Some Movies Outshine Their Inspiration

by Shannon Baldo

On a recent date, I somehow began discussing the one topic I call off limits: literature. I began my unavoidable rampage of symbolism and irony, gently critiquing Austen before slamming Mary Shelley. My date’s eyes grew wide, and with that awkwardness I started on 20th century literature. His eyebrows rose into a look of utter intimidation, but then he managed to chuckle, and somehow dared to say, “Yeah, but the book’s always better than the movie!”

The poor boy hadn’t realized what he’d done. He’d used the ultrafamous line that everyone thinks literature nerds say, and yet he barely realized the implications of his overwrought generalization. Of course, I finally overcame my nervousness and managed to change the topic, and somehow we had an enjoyable evening. Yet his comment sparked one of my usual rants which the Rambler somehow deigns to publish. So, fellow English majors, prepare the funeral pyre: The book is not always better than the movie.

I will admit that the majority of the time I would choose a book over a film, particularly when considering popular blockbusters. Production companies across the world are doing everything they can to make the most from overused storylines, and that often includes adding action, romance and special effects until the film barely reflects its inspiration. With the ease of achieving outright sensationalism, production companies no longer need the thematic or symbolic importance found in an original text, often abandoning even character development and realistic dialogue.

In this world of moviemaking, we cannot expect a production company to adhere so closely to a novel, and it even seems excessive to expect great depth. So I’ll forgive Mike Nichols’s “Closer” for making a happier ending, and I’ll risk seeing Tim Burton’s “Alice in Wonderland,” despite my dedication to Lewis Carroll.

Alterations must be allowed to transition art to a different medium. Taking a work of literature and transferring it to film rarely lies in so simple an action as marking the dialogue. Like any shift between mediums, whether it be canvas to sculpture, poetry to prose, or Spanish to French, some changes are inevitable to capture the art’s greater meaning. Oftentimes the best translations are those that break away from structure and capture their creativity.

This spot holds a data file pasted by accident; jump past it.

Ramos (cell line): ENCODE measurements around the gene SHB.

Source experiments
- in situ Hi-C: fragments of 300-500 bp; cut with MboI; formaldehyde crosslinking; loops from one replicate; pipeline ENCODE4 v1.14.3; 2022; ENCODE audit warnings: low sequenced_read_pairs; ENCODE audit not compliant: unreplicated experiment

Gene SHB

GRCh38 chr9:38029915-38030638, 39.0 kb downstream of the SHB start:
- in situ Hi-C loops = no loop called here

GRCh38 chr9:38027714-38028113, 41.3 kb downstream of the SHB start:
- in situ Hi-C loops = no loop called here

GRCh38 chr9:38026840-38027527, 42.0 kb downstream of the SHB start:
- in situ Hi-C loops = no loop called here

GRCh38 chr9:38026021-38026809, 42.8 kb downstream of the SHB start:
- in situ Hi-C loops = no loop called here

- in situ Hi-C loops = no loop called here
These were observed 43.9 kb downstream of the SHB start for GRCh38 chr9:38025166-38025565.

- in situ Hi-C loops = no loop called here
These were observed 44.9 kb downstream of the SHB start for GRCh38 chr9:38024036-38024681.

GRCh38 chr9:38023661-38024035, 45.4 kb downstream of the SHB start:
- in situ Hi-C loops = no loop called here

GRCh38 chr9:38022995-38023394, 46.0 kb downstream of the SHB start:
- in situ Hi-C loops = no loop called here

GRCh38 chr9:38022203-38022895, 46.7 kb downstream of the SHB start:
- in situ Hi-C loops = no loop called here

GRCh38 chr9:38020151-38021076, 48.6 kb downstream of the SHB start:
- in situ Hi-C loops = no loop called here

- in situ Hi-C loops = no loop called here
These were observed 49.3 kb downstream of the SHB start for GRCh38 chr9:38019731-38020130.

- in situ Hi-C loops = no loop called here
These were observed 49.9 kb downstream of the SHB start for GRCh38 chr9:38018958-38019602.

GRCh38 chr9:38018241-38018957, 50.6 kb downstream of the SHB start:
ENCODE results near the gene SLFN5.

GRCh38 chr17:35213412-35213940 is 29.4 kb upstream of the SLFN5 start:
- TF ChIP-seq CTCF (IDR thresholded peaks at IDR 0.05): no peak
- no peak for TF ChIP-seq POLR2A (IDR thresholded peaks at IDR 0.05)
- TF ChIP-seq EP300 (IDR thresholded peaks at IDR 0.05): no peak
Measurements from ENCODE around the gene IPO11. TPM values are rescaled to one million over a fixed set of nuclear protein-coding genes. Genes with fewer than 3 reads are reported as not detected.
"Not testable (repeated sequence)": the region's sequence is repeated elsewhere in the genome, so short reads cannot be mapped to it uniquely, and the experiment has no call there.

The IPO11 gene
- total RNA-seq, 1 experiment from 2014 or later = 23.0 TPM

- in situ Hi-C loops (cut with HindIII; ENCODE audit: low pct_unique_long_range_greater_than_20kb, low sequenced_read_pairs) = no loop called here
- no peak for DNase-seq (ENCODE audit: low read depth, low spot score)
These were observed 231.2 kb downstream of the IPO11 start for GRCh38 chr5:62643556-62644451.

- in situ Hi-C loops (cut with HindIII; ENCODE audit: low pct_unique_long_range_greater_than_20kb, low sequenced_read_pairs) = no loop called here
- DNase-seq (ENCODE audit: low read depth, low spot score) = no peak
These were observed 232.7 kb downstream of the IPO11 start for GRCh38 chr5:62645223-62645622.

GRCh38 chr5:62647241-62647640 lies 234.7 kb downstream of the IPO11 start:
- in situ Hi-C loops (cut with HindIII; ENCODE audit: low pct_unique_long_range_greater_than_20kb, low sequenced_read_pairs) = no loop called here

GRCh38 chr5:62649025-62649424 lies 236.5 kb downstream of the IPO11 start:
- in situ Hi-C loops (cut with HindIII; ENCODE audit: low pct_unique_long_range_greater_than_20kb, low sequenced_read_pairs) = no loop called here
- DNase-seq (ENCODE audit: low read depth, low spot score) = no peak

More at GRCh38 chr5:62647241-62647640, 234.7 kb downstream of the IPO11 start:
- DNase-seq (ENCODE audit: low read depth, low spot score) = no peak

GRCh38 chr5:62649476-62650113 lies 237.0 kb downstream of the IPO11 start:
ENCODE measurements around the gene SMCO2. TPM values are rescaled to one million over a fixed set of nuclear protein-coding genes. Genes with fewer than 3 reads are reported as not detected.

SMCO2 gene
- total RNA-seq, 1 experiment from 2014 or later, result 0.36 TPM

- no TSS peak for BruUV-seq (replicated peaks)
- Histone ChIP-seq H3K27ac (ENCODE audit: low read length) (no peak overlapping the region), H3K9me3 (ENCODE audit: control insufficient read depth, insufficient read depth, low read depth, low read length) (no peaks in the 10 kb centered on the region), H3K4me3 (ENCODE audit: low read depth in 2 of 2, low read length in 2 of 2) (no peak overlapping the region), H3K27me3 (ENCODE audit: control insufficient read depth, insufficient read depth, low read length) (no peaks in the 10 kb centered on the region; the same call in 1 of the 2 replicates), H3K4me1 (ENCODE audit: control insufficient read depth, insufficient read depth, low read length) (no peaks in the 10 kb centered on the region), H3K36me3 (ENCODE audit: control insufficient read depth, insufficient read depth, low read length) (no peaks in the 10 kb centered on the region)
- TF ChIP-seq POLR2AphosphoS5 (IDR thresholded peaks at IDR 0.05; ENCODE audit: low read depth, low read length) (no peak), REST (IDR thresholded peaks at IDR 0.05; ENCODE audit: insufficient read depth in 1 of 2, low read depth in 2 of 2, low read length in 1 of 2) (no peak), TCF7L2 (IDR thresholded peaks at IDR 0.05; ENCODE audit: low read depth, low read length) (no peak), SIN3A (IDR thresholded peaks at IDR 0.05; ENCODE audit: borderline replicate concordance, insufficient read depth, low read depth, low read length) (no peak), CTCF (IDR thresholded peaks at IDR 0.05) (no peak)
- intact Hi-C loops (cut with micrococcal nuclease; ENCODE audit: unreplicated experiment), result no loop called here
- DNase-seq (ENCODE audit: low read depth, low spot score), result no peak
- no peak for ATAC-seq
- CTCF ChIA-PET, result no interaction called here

Cinematic versions of books, like textual translations, must be considered an adaptation to improve accessibility. The English translations of Vergil, of Goethe and of Dante may miss specific original meanings, yet the change of medium allows many more English-speaking students to experience these classic works. Similarly, many who would not have read “Atonement” were utterly entranced by the film.

So, one needs to take the original work and the adaptation as two separate works, each with good and bad qualities. Separately, it seems plausible to prefer one to the other, depending on the literary merit of each. Plus, some adaptations can influence the tone or add meaning to a failing book, such as Showtime’s “Dexter” and Chris Weitz’s “New Moon,” a movie which actually manages to entertain and surpasses anything Stephenie Meyer ever wrote.

My primary evidence for film’s occasional superiority over literature, however, lies in Peter Jackson’s “Lord of the Rings.” I find the cinematic version to capture the best of Tolkien’s thematic elements while merging his archaic, difficult tone with the allure of modern sensationalism. Superficially, the film features vivid monsters, violent battles and hypermasculine men, the perfect formula for a modern blockbuster. Yet it possesses such overwhelming depth in its script, cinematography, development and acting that I feel rather like I lost nothing in the transition from book to film.

My opinion is rather biased, as I have yet to truly enjoy an Inklings novel, but as opinions of cinema are ultimately subjective my point stands. Comparing a book to a cinematic adaptation is a problematic analysis, and the English-major generalizations you’ve heard may, in fact, be wrong.


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